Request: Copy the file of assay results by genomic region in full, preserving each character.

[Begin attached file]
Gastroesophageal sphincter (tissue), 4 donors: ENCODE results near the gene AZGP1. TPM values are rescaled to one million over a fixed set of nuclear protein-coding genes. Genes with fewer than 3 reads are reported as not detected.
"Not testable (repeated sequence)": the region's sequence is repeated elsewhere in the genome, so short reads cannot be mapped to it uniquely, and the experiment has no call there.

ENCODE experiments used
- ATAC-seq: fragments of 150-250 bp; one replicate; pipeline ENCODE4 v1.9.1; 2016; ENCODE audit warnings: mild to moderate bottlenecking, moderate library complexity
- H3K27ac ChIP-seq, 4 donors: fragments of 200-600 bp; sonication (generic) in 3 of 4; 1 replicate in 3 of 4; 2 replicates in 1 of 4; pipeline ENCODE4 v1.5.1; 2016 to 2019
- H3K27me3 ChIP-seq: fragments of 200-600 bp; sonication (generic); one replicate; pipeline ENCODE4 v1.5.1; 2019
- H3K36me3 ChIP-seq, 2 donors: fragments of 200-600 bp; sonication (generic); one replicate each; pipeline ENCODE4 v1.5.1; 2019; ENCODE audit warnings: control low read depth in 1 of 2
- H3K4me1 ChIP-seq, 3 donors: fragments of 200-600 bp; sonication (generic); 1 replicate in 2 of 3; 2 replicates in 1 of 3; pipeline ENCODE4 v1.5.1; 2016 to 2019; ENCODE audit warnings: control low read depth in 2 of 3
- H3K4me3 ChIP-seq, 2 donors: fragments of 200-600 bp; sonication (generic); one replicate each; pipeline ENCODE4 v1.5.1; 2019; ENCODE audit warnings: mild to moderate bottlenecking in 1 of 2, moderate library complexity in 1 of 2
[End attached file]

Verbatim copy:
Gastroesophageal sphincter (tissue), 4 donors: ENCODE results near the gene AZGP1. TPM values are rescaled to one million over a fixed set of nuclear protein-coding genes. Genes with fewer than 3 reads are reported as not detected.
"Not testable (repeated sequence)": the region's sequence is repeated elsewhere in the genome, so short reads cannot be mapped to it uniquely, and the experiment has no call there.

ENCODE experiments used
- ATAC-seq: fragments of 150-250 bp; one replicate; pipeline ENCODE4 v1.9.1; 2016; ENCODE audit warnings: mild to moderate bottlenecking, moderate library complexity
- H3K27ac ChIP-seq, 4 donors: fragments of 200-600 bp; sonication (generic) in 3 of 4; 1 replicate in 3 of 4; 2 replicates in 1 of 4; pipeline ENCODE4 v1.5.1; 2016 to 2019
- H3K27me3 ChIP-seq: fragments of 200-600 bp; sonication (generic); one replicate; pipeline ENCODE4 v1.5.1; 2019
- H3K36me3 ChIP-seq, 2 donors: fragments of 200-600 bp; sonication (generic); one replicate each; pipeline ENCODE4 v1.5.1; 2019; ENCODE audit warnings: control low read depth in 1 of 2
- H3K4me1 ChIP-seq, 3 donors: fragments of 200-600 bp; sonication (generic); 1 replicate in 2 of 3; 2 replicates in 1 of 3; pipeline ENCODE4 v1.5.1; 2016 to 2019; ENCODE audit warnings: control low read depth in 2 of 3
- H3K4me3 ChIP-seq, 2 donors: fragments of 200-600 bp; sonication (generic); one replicate each; pipeline ENCODE4 v1.5.1; 2019; ENCODE audit warnings: mild to moderate bottlenecking in 1 of 2, moderate library complexity in 1 of 2